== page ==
Beyond that, his storytelling sparkles with clarity. He knows how to simultaneously convey both information and tone/atmosphere. Which is not an easy task and certainly a challenge when it comes to a dense script. But one look at the pages and you know he’s pulled it off.

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Batman Secret Files #1 Interior Art by Jorge Fornes & Matt Wilson

Paste: This might qualify as a mild spoiler, but despite centering around his fear toxin, we don’t actually see The Scarecrow on the page in this story. Do you have a soft spot for Jonathan Crane among Batman’s rogues, or was he just a convenient catalyst for the story you wanted to tell?

Ram V: I have a soft spot for most Bat-rogues. He does really have some great nemeses, doesn’t he?

In this case, I think it’s telling that I didn’t show The Scarecrow on page. The story isn’t as much about him as it is about how the average person deals with fear versus how Batman deals with fear. A reminder again that Batman, for me, is always treading that line between heroism and a tenacity that borders on self-destruction (or self-consumption?). Again, that conflict between Batman’s inner visage and our perception of him.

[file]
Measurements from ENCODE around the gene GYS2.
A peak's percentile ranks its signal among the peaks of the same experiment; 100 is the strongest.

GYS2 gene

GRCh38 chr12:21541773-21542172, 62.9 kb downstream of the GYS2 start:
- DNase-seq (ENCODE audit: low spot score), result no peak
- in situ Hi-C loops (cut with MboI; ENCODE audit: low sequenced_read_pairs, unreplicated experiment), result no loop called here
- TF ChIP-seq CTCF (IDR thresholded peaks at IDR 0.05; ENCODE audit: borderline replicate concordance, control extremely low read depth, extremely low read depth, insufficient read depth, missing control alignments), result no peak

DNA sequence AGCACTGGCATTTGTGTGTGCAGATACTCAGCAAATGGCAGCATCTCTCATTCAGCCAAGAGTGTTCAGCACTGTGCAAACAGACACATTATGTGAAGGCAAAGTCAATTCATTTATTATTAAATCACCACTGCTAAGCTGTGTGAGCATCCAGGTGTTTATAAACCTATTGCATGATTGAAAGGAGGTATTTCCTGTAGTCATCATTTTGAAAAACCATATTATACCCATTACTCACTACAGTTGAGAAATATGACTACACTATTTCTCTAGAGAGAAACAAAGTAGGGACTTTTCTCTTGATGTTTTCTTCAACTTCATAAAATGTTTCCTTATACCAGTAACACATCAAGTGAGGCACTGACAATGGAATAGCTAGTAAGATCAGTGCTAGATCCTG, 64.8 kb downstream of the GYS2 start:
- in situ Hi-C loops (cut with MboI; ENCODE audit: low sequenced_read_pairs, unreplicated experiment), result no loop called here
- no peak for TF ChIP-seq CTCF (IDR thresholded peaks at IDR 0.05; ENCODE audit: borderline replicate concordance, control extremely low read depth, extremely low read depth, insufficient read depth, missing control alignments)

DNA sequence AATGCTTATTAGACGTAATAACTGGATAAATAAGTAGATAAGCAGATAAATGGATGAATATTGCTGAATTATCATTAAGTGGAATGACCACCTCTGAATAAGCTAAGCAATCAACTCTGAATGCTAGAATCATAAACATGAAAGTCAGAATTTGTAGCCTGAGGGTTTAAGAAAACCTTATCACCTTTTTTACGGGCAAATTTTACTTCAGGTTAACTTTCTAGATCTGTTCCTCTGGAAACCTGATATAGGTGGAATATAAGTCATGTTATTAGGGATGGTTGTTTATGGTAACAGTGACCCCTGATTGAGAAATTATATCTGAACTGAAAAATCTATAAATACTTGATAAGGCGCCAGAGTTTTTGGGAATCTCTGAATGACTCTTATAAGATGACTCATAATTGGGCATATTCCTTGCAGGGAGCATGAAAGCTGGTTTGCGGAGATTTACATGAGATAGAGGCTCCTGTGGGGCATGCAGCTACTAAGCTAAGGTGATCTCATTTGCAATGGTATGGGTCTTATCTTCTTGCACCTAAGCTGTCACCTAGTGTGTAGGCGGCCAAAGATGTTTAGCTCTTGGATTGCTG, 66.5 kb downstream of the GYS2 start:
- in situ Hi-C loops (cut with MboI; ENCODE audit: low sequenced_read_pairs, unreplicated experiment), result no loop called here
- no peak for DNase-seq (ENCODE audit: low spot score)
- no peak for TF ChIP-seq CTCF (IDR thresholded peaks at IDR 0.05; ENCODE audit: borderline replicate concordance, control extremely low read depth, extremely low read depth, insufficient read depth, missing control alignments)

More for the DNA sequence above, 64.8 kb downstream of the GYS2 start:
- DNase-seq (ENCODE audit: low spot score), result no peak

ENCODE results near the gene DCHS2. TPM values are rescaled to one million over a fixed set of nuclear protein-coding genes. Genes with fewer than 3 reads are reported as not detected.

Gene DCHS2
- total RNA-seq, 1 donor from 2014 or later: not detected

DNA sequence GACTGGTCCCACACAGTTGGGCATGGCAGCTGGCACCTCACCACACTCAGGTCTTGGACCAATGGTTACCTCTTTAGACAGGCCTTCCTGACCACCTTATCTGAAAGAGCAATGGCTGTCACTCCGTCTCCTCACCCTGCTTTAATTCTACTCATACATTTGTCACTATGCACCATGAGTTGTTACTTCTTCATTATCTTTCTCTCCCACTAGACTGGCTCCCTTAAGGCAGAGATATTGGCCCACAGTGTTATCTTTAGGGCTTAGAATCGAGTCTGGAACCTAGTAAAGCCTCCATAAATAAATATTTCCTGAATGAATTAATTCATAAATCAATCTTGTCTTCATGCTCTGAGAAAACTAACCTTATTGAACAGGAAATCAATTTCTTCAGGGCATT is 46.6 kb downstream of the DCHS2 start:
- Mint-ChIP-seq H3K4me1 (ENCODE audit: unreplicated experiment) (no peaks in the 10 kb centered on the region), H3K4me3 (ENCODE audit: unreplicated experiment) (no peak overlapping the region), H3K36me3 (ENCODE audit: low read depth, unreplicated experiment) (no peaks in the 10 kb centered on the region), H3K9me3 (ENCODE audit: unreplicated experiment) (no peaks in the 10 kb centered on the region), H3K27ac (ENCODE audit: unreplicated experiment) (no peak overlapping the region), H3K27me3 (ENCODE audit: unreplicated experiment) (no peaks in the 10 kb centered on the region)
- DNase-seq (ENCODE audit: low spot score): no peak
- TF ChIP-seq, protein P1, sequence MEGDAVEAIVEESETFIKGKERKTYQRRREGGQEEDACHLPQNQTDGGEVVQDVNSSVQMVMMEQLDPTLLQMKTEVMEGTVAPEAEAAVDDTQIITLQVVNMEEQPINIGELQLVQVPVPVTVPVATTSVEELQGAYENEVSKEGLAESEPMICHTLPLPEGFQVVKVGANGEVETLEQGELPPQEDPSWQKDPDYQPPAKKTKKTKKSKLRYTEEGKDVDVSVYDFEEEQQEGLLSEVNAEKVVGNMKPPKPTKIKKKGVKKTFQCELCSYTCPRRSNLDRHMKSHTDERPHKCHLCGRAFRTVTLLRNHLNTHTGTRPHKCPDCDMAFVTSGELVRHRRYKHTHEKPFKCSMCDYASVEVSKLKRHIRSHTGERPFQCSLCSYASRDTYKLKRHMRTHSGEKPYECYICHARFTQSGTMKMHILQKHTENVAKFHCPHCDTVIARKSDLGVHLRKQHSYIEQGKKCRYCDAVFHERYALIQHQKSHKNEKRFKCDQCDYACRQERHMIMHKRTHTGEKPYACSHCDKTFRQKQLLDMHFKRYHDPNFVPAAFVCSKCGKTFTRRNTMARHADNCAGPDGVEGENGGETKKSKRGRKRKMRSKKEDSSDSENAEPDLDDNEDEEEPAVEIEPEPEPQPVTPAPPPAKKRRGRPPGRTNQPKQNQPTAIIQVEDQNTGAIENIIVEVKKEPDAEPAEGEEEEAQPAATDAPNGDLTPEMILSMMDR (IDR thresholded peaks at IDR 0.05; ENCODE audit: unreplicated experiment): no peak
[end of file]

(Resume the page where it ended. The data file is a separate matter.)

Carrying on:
Paste: Do you have anyhing else you’d like to add about your first Dark Knight outing? Or any teases about where we can look to see your name next?

Ram V: As far as superhero debuts go, it really doesn’t get much better than writing a Batman story, does it? I had a lot of fun with this and it’s good to work with an iconic character to still tell the kind of story that I enjoy telling. I think that’s an important thing—the ability to be yourself despite working with characters that have decades of history with readers and publishers. So, I must thank Jamie and DC for having the faith in me to do that.

It’s looking like 2019 is shaping up to be a pretty full year for me. I’ve got a few projects lined up that I’m really excited to get into. And, there’s the promise of more things on the horizon. I might be delving into a bit of screen-writing as well. There will be announcements!

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Batman Secret Files #1 Interior Art by Jorge Fornes & Matt Wilson